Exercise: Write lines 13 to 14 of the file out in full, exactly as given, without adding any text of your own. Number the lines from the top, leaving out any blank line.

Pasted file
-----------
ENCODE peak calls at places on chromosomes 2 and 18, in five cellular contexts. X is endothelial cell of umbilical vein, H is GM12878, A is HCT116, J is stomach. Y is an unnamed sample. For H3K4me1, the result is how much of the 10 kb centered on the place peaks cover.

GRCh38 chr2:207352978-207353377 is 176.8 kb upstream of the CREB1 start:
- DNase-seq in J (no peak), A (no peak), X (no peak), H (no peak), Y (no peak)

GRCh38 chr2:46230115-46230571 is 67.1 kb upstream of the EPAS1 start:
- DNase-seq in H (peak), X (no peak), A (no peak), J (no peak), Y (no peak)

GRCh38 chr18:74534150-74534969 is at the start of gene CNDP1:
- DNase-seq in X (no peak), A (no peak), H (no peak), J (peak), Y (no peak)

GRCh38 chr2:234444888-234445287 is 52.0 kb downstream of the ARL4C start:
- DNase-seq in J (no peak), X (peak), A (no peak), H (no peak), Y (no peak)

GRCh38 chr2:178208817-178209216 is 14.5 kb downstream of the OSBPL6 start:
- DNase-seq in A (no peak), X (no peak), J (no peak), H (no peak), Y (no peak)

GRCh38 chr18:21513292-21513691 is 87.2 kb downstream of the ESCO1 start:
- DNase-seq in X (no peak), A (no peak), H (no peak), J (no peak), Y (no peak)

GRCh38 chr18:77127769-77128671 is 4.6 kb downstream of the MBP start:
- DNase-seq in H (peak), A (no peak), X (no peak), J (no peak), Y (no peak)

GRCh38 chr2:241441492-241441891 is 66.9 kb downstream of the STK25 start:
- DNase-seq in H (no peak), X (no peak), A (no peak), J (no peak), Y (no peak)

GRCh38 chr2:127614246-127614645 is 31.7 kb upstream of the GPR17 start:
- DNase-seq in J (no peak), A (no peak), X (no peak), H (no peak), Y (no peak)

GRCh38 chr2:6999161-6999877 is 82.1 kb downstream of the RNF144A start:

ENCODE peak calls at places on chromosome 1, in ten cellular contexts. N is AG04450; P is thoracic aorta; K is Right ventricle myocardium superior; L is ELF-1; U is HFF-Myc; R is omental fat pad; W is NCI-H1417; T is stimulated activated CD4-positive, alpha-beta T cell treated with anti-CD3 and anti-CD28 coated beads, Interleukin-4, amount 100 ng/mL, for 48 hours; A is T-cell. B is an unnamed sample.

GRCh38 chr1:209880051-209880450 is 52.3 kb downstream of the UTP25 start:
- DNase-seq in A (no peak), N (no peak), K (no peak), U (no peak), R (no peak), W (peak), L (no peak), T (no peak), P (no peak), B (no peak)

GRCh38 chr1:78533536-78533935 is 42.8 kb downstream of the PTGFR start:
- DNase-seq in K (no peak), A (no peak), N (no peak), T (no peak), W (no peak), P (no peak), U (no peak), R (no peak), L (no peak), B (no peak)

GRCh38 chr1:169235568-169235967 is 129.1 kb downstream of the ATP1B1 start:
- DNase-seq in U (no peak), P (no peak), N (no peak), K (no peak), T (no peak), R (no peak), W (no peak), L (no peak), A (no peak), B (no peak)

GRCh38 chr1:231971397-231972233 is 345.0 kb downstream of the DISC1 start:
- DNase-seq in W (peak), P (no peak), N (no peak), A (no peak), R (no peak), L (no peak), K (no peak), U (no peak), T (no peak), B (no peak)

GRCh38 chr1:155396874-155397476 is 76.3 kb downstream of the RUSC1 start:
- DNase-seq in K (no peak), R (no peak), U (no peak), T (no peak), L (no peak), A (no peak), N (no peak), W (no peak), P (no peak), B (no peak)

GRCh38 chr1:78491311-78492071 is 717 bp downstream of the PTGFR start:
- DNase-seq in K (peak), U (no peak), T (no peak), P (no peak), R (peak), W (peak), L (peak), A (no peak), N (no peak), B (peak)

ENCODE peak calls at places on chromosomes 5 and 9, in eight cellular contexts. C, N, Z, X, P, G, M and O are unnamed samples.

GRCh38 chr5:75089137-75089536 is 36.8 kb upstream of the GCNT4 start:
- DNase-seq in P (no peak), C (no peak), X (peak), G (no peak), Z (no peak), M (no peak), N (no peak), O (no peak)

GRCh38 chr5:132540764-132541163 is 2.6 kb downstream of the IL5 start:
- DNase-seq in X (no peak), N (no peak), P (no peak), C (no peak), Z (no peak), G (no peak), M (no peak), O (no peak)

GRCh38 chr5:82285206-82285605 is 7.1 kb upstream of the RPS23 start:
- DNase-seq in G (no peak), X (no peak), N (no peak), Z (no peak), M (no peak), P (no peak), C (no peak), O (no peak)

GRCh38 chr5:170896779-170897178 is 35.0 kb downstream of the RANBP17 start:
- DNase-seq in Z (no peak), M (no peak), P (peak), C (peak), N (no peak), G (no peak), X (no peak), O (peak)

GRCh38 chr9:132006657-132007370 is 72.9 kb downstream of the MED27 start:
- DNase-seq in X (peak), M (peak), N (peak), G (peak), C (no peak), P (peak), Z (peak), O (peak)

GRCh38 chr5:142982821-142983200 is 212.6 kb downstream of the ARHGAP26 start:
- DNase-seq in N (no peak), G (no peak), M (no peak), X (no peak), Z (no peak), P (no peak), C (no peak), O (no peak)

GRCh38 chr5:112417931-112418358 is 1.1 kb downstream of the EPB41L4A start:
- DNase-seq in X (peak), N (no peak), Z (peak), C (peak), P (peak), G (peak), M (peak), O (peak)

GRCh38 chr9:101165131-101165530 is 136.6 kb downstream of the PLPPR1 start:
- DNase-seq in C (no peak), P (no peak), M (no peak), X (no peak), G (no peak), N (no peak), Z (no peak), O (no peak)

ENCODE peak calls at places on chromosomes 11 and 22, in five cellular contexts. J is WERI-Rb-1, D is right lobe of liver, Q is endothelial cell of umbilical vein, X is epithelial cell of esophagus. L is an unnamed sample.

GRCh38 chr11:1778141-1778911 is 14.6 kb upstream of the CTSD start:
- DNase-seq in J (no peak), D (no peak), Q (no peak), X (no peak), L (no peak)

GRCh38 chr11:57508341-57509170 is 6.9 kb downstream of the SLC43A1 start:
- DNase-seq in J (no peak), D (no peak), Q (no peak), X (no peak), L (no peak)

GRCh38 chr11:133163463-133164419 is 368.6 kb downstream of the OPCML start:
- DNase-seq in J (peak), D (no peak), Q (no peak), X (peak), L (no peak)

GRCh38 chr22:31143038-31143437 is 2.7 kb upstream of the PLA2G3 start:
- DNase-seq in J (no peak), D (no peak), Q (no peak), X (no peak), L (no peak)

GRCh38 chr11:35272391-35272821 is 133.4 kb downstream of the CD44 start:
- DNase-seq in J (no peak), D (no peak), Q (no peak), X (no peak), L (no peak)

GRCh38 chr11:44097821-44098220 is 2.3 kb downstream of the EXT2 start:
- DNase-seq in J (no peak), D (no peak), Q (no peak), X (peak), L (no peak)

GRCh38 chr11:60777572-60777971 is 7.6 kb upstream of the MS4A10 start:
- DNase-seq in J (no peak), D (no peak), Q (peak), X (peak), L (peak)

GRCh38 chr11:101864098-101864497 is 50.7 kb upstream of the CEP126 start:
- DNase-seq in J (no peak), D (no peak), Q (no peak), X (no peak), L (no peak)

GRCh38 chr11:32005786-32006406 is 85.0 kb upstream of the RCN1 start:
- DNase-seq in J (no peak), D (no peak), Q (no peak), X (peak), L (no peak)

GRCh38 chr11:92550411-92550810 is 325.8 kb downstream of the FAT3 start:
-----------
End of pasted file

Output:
- DNase-seq in X (no peak), A (no peak), H (no peak), J (no peak), Y (no peak)

GRCh38 chr18:77127769-77128671 is 4.6 kb downstream of the MBP start: